Home > NewsRelease > In Conversation with Amy S. Peele author of Cut and Match: A Medical Murder Mystery
In Conversation with Amy S. Peele author of Cut and Match: A Medical Murder Mystery
Norm Goldman --  bookpleasures.com Norm Goldman -- bookpleasures.com
For Immediate Release:
Dateline: Montreal, QC
Thursday, April 22, 2021


Bookpleasures.com welcomes as our guest, Amy S. Peele author of Cut and her most recentnovel, Match: A Medical Murder Mystery,

Good day Amy and thanksfor taking part in our interview.

Norm:  Please tellour readers a little bit about your personal and professionalbackground.

Amy: Thanks for having meNorm. I’m the fifth of six children born and raised by a singlemother in Chicago area.

I became a nurse in 1974and fell in love working at academic medical center's – started mytransplant career at University of Chicago and ended it in 2014 atUniversity of California – San Francisco. I love to swim –practice chair and laughter yoga and mediate.

Humour and comedy areimportant to me – I believe having a sense of humour is anessential life skill to survive in this world.

To that end I went toSecond City’s Players workshop and studied Improv and graduated in1985.

My 35-year career inTransplantation was literally life and death so having some levityafter work was important to me. 

I’ve been married toMark Schatz for 34 years, met him through his mother who was atransplant colleague. We have two children – Gracie - 33 who livesin Eugene where she operates a cooking school – is a butcher, chefand farmer. Bennett is 30 and is a sound engineer at Dolby in SanFrancisco. Both are characters in their own right.  

Norm: Why do you write?Do you have a theme, message, or goal for your books? As a follow up,why did you choose to write mystery novels?

Amy: I have a very activeimagination and its fun creating characters and scenes on the pageand see how folks react to them. Writing is hard and I think it’sgood to do something that challenges your brain.

My Transplant mysterieshave been referred to as Mystery’s with a message and a side ofhumour.

Since I worked inTransplant for so long I always inform the readers about how tobecome a donor. Readers and reviewers have expressed that they got alook behind the curtain of the real world of transplant. I decided towrite mystery’s because I like to read them and figure out who didit and why? I also like to kill the people I didn’t like at workand use their organs for transplant – it’s very cathartic and Idon’t want to waste a kill.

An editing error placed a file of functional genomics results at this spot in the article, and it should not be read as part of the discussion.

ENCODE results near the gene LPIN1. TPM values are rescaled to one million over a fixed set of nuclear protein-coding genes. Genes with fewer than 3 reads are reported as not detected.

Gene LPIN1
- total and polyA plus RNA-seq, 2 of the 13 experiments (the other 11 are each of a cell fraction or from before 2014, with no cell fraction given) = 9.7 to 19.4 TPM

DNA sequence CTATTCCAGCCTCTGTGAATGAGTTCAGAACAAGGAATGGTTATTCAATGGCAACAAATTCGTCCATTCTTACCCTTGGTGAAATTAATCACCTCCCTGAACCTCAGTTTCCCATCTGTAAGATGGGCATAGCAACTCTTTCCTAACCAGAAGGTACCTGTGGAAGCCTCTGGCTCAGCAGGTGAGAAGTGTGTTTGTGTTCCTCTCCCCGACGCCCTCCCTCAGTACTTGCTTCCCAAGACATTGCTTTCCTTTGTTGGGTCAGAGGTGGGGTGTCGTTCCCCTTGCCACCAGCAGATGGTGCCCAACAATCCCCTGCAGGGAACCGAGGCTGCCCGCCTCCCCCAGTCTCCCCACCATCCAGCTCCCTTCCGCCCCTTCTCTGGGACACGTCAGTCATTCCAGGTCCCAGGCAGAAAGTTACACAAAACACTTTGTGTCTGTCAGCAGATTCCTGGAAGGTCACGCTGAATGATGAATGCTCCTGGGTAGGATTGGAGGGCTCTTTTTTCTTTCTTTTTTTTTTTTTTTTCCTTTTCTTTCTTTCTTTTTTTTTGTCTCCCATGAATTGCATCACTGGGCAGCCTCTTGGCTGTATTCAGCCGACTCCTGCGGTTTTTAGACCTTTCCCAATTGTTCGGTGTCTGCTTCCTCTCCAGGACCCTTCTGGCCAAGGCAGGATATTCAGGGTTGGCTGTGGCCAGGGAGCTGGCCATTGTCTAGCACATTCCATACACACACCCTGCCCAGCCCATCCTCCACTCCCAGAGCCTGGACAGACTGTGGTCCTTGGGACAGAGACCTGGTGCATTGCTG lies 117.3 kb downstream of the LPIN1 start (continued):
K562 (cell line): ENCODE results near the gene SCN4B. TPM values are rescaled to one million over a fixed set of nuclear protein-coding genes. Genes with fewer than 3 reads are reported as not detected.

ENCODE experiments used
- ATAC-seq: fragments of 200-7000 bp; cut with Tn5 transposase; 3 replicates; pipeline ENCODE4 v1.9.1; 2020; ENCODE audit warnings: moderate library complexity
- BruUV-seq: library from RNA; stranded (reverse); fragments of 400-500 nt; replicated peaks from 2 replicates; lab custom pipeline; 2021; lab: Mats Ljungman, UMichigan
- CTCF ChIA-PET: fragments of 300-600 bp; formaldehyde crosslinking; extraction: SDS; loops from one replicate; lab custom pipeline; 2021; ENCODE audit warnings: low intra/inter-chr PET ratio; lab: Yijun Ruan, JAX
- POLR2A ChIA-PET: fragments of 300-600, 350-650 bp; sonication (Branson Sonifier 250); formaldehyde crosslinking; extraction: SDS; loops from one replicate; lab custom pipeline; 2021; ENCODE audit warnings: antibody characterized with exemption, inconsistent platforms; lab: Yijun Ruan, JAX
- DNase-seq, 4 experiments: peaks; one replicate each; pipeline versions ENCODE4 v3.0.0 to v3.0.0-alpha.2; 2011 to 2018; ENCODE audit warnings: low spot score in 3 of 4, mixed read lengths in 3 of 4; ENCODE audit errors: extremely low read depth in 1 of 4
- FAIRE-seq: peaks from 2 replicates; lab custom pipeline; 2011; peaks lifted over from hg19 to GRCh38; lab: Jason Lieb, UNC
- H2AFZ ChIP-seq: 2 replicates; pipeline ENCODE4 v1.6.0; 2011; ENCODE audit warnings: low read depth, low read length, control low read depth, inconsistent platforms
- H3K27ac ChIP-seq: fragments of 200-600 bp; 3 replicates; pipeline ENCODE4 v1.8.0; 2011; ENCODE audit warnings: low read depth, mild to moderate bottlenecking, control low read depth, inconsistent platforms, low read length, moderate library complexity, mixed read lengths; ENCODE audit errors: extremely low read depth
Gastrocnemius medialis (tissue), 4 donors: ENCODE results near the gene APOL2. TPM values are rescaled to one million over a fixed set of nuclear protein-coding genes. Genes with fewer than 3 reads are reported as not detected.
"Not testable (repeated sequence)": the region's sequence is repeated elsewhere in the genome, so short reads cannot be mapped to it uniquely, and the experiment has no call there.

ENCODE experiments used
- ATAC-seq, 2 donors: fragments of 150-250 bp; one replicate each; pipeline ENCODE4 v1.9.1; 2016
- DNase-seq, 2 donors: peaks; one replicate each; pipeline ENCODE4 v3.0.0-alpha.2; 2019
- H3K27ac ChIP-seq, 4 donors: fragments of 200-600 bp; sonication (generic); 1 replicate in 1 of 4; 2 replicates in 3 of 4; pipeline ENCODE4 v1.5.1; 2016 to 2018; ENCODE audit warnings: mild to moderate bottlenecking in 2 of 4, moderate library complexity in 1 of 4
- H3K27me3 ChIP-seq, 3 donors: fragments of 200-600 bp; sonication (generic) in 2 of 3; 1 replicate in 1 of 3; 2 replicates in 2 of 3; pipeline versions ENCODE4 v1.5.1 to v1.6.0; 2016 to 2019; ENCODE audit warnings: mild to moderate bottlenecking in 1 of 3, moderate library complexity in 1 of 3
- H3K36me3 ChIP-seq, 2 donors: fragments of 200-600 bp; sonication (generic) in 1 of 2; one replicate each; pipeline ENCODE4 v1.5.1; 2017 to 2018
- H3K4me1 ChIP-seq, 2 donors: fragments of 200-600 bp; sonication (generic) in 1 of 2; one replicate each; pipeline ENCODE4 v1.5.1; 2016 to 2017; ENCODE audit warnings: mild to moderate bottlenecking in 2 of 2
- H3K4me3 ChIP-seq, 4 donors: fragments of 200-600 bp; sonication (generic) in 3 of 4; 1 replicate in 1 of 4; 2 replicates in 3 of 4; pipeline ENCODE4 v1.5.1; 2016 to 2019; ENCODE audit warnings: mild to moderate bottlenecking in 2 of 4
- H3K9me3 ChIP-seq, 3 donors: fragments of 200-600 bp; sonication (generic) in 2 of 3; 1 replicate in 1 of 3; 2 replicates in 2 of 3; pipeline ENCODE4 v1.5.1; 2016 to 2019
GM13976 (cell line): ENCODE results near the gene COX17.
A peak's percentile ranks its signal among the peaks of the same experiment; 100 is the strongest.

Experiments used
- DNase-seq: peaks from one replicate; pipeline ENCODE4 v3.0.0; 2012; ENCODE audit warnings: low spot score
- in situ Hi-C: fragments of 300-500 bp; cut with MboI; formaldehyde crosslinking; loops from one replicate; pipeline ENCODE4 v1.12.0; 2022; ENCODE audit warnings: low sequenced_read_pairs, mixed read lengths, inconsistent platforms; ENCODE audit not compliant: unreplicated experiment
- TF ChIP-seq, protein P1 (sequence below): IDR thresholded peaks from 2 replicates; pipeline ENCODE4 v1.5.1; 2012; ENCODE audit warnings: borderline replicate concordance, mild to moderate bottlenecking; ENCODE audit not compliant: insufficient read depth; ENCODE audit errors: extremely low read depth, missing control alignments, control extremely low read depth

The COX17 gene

Norm: What did you findmost useful in learning to write? What was least useful or mostdestructive? 

Amy: Writing is a verysolo act. I’ve been part of a writing tribe with three other womenfor 21 years and I have found that to be very useful and supportive.

I’ve taken writingclasses at our local community college with a supportive kind teacherwho always made me want to write more. I continue to take classes onplot, scenes, and point-of-view. What wasn’t helpful were veryharsh comments while I was working on projects.

I’d welcome constructivefeedback. I also attended many Mystery writing conferences at ourlocal independent book store – Book Passage and the instructorswere so generous and kind. 

Norm: Do you write moreby logic or intuition, or some combination of the two? Pleasesummarize your writing process.

Amy: I start withscaffolding my story identifying which characters point-of-view I’llbe in and write the action that will take place.

It’s short but it’shelpful to review as begin to write my story. Many times, thecharacters take me to places where I hadn’t put in the scaffoldingand that’s where the fun begins. 

Norm: What helps youfocus when you write and do you find it easy reading back your ownwork?

Amy: What helps me focusis a deadline. Once I turn off all the electronics and start thewriting everything else fades away and I am in the story with thecharacters.